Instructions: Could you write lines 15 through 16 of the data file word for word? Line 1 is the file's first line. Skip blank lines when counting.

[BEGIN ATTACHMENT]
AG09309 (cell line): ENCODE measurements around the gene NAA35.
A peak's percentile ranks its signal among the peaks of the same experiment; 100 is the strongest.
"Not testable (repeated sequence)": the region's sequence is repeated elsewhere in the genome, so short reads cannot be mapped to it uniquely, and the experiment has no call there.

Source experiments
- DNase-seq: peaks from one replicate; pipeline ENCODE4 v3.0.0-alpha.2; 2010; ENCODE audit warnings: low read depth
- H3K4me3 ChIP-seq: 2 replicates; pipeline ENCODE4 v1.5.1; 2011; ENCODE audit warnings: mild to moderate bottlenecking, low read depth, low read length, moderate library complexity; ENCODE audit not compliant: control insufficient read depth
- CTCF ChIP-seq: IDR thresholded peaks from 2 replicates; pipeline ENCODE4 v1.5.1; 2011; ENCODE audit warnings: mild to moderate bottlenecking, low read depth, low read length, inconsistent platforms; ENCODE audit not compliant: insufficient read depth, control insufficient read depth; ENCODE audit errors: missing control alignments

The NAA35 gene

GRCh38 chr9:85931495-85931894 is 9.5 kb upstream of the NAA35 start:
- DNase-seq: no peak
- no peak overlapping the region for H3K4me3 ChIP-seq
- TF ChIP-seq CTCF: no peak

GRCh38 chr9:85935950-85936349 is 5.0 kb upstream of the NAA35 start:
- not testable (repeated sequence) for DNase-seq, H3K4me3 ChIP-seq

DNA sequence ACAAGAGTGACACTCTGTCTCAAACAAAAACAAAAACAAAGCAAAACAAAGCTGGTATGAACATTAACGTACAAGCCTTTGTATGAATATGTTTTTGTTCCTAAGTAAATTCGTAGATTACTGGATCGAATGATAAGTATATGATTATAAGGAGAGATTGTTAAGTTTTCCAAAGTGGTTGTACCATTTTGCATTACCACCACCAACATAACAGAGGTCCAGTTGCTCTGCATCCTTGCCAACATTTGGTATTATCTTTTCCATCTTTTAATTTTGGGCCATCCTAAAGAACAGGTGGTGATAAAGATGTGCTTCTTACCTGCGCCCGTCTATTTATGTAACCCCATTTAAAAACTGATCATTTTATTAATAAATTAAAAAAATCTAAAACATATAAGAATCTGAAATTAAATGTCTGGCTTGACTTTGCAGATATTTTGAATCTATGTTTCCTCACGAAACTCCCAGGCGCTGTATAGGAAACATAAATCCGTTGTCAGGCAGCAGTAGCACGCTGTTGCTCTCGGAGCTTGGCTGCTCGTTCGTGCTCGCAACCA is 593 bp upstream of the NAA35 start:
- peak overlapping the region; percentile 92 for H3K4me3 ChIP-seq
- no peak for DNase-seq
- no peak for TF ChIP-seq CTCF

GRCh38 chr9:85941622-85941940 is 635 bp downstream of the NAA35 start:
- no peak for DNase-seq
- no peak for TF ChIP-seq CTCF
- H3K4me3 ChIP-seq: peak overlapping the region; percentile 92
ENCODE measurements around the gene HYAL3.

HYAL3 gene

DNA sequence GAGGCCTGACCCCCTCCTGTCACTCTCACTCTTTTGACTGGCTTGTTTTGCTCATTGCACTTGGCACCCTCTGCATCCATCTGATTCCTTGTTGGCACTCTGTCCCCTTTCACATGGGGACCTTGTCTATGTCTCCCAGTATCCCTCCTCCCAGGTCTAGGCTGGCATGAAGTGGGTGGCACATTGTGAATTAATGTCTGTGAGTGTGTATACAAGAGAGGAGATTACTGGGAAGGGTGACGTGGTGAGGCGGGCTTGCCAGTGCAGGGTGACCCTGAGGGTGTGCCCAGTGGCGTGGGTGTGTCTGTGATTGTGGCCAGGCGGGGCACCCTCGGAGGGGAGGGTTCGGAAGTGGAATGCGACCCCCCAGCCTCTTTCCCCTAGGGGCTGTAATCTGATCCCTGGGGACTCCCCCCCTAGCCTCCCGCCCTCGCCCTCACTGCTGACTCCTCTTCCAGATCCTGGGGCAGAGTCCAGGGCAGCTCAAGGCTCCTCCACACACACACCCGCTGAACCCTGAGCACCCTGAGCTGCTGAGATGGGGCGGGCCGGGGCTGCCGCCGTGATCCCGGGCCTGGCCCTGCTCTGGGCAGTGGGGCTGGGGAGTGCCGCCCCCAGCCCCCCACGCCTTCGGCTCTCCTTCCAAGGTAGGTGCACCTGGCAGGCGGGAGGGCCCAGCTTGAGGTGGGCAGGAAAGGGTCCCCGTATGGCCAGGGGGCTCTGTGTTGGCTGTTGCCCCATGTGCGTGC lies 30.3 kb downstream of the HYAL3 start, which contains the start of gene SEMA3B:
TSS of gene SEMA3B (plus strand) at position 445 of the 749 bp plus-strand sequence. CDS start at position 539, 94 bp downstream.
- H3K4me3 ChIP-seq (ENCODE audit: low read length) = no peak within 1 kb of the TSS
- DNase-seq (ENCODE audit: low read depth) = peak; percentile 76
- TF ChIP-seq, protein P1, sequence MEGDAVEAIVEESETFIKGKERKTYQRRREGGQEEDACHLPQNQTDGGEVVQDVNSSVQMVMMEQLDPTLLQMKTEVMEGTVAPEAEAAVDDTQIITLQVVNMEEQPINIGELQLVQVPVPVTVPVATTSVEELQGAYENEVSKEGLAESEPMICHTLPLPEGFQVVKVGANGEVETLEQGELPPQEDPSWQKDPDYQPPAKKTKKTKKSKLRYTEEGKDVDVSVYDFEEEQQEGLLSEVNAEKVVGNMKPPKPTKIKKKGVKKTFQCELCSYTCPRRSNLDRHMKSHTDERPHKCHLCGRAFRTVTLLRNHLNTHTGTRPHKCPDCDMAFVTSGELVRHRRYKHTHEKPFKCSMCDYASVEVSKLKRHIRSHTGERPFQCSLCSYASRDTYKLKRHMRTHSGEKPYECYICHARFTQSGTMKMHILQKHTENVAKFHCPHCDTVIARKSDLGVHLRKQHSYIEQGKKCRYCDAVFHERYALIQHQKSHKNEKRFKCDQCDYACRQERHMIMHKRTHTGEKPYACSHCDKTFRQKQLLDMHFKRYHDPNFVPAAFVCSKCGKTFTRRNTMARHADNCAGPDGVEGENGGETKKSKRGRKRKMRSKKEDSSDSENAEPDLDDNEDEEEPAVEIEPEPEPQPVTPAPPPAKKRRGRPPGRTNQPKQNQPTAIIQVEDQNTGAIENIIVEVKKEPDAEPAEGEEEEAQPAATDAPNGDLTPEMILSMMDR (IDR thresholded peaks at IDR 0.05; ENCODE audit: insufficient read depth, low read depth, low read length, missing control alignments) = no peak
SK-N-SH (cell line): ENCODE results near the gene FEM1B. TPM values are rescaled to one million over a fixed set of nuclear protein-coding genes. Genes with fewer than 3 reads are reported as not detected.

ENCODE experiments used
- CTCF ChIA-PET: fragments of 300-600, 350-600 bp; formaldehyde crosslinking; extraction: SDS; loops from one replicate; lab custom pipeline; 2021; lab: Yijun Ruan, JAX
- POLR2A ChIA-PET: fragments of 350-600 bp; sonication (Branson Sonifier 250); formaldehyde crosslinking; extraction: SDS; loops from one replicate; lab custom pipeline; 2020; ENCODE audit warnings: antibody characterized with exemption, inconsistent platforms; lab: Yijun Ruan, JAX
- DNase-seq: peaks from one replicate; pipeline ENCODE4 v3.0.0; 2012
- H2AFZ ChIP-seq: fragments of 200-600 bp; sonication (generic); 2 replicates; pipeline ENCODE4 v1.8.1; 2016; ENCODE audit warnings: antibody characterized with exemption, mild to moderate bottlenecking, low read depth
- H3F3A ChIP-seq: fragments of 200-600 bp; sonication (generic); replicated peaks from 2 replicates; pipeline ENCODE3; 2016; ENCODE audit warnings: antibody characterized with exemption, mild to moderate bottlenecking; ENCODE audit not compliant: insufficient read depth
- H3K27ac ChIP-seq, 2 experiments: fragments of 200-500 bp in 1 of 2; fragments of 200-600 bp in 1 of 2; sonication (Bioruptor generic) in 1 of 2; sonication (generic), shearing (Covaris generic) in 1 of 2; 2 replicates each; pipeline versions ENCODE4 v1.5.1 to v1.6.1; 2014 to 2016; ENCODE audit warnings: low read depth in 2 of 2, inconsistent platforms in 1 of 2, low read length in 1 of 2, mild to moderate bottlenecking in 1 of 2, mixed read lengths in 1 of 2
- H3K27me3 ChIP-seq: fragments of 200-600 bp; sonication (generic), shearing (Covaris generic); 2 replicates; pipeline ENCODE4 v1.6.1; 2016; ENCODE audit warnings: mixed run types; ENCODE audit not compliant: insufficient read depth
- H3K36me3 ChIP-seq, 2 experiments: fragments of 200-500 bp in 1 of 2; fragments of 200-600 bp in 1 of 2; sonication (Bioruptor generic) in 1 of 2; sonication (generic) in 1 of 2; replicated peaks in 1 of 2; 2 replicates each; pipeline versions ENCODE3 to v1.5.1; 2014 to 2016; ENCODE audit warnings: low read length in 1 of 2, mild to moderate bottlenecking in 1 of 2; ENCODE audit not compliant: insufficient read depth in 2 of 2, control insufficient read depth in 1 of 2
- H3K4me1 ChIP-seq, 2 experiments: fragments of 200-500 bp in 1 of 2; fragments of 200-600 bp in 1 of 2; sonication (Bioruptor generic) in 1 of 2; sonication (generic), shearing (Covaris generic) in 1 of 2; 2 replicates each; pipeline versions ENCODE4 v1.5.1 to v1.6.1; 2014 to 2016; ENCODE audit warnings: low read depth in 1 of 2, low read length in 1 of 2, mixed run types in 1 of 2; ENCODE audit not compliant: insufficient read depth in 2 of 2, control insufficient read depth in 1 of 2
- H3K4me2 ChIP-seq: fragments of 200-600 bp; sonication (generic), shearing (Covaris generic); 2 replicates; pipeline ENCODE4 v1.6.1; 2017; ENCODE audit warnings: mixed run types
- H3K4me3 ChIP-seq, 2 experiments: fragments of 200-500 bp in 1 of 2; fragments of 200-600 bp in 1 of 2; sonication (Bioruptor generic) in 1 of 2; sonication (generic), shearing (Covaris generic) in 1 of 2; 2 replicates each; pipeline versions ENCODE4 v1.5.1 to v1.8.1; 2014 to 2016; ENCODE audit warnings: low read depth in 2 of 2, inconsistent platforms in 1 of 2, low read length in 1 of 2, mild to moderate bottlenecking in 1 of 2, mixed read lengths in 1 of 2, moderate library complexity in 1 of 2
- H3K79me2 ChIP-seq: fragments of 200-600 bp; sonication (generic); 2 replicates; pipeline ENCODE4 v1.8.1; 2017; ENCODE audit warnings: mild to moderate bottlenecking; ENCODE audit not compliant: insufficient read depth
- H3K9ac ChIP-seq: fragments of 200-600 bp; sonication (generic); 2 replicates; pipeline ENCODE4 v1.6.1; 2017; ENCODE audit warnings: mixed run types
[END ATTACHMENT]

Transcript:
DNA sequence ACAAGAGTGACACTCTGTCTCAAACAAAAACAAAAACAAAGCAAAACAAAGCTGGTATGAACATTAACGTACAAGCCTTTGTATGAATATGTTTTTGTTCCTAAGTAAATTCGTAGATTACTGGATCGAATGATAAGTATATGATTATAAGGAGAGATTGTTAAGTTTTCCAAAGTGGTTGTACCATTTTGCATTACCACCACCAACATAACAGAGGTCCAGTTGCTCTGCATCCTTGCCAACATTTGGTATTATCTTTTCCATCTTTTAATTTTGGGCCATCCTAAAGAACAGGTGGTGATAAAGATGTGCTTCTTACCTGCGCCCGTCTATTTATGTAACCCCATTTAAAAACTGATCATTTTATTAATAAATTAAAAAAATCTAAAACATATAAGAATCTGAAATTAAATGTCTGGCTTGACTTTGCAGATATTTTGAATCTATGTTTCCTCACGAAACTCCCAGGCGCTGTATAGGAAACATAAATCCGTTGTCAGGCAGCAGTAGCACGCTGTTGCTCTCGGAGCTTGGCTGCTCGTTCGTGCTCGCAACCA is 593 bp upstream of the NAA35 start:
- peak overlapping the region; percentile 92 for H3K4me3 ChIP-seq